Title: Hot study: Investigating the risk for violative meat residues in bob veal calves fed colostrum from cows treated at dry-off with cephapirin benzathine Authors
Submitted to: Journal of Dairy Science
Publication Type: Peer Reviewed Journal
Publication Acceptance Date: January 8, 2013
Publication Date: April 1, 2013
Citation: Hausler, K., Godden, S.M., Schneider, M.J., Lightfield, A.R., Bulthaus, M., Haines, D. 2013. Hot study: Investigating the risk for violative meat residues in bob veal calves fed colostrum from cows treated at dry-off with cephapirin benzathine. Journal of Dairy Science. 96(4):2349-2355. Interpretive Summary: The antibiotic cephapirin is approved by the U.S. FDA for intramammary infusion in cows during the dry off period. This pilot study investigated whether colostrum from such cephapirin treated cows, when fed to young bob veal calves, would lead to violative levels of cephapirin residues in veal tissues. Colostrum was collected from cows treated with cephapirin during dry off and fed to young bob veal calves, which were then sacrificed. Cephapirin residues were not found in the colostrum using either a CHARM II screening test, or by high performance liquid chromatographic analysis. Similarly, no cephapirin residues were detected in veal tissues using a KIS (trademark) screening test, or LC-MS/MS analysis. This work suggests that potential transfer of cephapirin from cows treated at dry off to calves via their colostrum may not be a significant source of cephapirin residues in veal tissues.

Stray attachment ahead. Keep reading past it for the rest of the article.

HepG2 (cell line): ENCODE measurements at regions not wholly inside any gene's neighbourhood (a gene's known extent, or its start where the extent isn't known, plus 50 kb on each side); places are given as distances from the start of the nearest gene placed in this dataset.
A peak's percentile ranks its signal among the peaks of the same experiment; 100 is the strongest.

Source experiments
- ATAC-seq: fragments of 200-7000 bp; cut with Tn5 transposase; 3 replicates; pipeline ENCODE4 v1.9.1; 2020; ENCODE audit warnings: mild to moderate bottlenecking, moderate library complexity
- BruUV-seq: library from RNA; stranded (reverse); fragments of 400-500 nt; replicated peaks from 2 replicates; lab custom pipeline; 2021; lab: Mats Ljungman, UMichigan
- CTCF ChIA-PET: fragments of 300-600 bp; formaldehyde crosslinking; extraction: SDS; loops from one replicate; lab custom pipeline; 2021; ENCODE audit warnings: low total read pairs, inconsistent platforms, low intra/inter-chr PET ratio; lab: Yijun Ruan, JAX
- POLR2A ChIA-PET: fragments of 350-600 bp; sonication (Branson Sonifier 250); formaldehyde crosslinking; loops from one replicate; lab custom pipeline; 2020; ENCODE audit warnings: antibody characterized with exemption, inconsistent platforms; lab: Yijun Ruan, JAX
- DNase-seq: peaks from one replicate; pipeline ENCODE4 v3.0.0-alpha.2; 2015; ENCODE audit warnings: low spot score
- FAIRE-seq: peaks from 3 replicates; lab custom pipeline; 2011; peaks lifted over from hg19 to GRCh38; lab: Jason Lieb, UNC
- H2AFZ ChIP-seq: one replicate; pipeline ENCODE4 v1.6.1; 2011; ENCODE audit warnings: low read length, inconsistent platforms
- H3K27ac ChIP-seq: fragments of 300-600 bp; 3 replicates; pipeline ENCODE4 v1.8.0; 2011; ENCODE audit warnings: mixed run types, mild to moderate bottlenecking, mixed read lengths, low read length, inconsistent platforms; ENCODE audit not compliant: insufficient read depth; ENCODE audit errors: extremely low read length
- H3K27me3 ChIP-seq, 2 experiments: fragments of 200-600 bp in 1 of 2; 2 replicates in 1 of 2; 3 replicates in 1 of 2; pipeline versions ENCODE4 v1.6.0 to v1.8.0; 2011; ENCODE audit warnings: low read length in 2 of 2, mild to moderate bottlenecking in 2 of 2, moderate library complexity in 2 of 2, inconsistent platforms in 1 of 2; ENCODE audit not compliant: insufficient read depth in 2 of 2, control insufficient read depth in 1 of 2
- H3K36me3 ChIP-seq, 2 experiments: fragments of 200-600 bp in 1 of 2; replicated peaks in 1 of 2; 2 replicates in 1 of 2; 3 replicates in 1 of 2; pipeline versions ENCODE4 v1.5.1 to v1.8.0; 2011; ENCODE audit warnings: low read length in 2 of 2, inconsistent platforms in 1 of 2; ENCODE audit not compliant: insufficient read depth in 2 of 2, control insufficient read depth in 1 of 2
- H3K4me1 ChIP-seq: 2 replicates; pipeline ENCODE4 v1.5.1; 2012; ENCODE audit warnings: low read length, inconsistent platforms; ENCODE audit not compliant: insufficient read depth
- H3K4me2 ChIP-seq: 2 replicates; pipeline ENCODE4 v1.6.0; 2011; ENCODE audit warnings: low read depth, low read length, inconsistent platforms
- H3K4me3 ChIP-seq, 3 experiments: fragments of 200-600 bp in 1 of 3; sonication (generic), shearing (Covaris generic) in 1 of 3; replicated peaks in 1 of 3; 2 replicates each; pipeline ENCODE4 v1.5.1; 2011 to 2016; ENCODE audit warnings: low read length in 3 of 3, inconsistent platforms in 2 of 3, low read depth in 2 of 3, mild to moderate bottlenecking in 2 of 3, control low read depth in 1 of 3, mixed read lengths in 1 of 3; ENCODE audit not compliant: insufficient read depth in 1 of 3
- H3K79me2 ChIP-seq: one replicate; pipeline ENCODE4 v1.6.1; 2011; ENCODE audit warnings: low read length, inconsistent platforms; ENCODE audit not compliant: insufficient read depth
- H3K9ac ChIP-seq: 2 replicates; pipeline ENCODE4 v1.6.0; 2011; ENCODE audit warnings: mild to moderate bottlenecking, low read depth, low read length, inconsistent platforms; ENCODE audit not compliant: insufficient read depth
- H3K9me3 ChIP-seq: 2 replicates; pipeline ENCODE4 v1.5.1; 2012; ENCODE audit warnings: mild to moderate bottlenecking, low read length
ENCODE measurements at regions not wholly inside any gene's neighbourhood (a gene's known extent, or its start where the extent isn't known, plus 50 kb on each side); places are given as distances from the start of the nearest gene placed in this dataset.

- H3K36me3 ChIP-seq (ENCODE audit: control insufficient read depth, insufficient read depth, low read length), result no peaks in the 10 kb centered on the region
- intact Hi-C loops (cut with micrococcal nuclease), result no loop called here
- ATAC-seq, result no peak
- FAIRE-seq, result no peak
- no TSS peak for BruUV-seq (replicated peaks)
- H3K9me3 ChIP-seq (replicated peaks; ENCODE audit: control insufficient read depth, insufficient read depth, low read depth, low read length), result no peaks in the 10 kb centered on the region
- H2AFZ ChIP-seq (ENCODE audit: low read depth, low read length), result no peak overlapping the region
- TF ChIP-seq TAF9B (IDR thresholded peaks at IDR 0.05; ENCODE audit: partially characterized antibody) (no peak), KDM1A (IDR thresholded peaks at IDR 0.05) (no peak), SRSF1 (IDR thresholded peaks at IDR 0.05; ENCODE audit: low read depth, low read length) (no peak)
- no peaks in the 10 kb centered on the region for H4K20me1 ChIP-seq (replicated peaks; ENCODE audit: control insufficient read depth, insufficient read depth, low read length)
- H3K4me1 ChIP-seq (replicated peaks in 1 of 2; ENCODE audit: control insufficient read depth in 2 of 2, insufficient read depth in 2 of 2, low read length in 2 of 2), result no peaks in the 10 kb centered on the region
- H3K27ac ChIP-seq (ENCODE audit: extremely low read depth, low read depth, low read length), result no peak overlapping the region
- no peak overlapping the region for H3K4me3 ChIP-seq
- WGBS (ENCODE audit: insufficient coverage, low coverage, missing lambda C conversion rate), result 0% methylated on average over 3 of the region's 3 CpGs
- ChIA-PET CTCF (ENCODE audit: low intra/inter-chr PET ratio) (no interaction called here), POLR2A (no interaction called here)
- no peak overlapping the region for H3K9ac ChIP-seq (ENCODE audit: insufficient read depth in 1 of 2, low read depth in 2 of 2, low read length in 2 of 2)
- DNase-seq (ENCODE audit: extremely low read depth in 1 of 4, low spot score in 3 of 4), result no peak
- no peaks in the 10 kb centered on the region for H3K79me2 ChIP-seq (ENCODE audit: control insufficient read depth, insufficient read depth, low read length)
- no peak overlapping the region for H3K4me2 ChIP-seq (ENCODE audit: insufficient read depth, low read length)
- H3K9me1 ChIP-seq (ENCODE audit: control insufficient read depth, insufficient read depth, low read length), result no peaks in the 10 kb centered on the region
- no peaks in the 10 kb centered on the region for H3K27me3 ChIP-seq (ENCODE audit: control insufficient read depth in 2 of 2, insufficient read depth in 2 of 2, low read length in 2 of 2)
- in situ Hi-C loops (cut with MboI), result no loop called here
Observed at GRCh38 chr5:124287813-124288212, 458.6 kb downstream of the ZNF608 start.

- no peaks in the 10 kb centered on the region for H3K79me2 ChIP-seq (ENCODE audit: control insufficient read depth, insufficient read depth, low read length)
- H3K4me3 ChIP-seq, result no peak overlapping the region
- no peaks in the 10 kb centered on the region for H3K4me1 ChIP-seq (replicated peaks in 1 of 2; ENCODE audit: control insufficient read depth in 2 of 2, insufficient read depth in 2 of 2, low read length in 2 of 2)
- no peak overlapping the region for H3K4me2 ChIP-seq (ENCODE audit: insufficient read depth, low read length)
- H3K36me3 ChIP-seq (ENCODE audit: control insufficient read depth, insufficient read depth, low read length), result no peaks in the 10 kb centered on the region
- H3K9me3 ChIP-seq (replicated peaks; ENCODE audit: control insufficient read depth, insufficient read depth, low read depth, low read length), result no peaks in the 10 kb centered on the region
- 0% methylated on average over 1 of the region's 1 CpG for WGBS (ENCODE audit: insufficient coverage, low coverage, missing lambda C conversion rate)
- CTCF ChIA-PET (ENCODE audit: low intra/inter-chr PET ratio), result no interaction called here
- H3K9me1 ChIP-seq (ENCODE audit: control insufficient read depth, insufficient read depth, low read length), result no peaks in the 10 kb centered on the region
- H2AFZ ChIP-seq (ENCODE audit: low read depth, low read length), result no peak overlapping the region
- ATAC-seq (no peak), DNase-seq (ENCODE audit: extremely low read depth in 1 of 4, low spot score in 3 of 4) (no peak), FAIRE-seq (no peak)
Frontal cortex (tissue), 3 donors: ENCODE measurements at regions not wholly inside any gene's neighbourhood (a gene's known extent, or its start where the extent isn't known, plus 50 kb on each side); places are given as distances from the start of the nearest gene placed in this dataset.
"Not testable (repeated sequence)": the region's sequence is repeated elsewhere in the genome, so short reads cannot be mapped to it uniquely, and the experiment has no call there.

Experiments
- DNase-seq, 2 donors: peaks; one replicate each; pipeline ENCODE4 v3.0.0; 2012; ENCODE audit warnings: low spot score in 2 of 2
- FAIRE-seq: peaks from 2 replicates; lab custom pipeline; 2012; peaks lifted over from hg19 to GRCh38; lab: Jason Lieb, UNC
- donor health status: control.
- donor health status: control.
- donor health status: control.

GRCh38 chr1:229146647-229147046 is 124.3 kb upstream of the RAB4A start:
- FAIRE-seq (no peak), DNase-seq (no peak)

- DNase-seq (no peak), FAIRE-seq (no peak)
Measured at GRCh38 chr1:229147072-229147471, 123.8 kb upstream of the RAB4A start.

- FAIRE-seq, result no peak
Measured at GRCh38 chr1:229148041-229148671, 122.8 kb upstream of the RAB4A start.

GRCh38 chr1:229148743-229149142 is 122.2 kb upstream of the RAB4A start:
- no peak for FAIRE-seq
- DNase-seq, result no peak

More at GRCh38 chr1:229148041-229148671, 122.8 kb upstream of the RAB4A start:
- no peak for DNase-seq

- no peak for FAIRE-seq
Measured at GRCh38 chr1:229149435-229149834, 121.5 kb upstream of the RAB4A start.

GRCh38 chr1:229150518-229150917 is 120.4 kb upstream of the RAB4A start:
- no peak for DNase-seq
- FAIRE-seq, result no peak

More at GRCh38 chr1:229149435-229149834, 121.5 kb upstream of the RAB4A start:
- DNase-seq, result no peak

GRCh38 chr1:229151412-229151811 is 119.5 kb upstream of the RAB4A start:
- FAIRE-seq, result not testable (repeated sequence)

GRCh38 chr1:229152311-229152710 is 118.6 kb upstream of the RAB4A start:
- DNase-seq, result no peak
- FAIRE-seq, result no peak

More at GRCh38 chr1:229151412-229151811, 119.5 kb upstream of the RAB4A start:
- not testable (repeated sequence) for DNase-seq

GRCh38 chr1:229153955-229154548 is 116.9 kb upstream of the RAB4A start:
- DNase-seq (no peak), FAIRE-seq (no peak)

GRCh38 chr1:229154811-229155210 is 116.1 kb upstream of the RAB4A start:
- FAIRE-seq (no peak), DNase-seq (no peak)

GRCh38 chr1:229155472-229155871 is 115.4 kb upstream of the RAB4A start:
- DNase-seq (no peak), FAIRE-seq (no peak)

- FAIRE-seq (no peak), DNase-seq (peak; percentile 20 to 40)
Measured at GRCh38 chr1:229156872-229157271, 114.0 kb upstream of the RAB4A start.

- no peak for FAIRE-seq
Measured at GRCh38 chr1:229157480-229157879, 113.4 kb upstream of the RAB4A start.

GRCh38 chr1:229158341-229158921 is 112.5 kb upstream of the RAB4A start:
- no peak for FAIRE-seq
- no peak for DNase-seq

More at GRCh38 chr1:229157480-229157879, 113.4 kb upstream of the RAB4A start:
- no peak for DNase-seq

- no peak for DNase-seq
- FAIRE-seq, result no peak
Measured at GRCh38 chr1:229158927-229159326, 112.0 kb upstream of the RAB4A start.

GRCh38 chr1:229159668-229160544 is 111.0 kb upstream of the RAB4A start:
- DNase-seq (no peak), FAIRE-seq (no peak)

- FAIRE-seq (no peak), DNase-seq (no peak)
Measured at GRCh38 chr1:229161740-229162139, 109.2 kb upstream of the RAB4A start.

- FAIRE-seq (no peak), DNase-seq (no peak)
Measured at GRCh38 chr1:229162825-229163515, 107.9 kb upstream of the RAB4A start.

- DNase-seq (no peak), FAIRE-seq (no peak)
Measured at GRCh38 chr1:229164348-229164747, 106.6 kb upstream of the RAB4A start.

Technical Abstract: The objective was to complete a pilot study to investigate if violative meat residues are detected in very young bob veal calves that are fed first milking colostrum harvested from cows that were dry treated, on label, with cephapirin benzathine. First milking colostrum was collected from cows that were given intramammary treatment at dry off, on label, with cephapirin benzathine (ToMORROW®, Boehringer Ingelheim Vetmedica, Inc., St. Joseph, MO). Newborn bull calves meeting study inclusion criteria were removed from the dam shortly after birth and before suckling, and assigned to one of two trials. For the first trial, six treated calves were fed 3.8 L of fresh maternal colostrum and one control calf was fed 1.5 doses of a plasma-derived colostrum replacer (Secure Calf Colostrum Replacer®, VitaPlus Inc. Madison, WI) within 1 hour after birth. For the second trial, five treated calves were fed 3.8 L of fresh maternal colostrum and one control calf was fed 1.5 doses of Secure Calf Colostrum Replacer® within 1 hour after birth. All calves were humanely euthanized at either 24 hours of age Trial 1) or 48 hours of age (Trial 2) and tissues harvested for antimicrobial residue testing. Samples of maternal colostrum and colostrum replacer were also submitted for antimicrobial residue testing. All maternal colostrum and colostrum replacer samples fed to study calves tested negative for cephapirin benzathine residues, as determined using the CHARM II test as a screening test (Charm Sciences, Lawrence, MA) and HPLC as a confirmatory test. Similarly, frozen kidneys collected from all study calves tested negative for cephapirin benzathine residues as tested using both the KISTM assay (Charm Sciences, Lawrence, MA) and LC-MS/MS analysis. To conclude, in this pilot study, one 3.8 L feeding of first milking colostrum collected from cows given intramammary treatment with cephapirin benzathine at the time dry off, and on label, did not result in a violative meat residue in bob veal calves.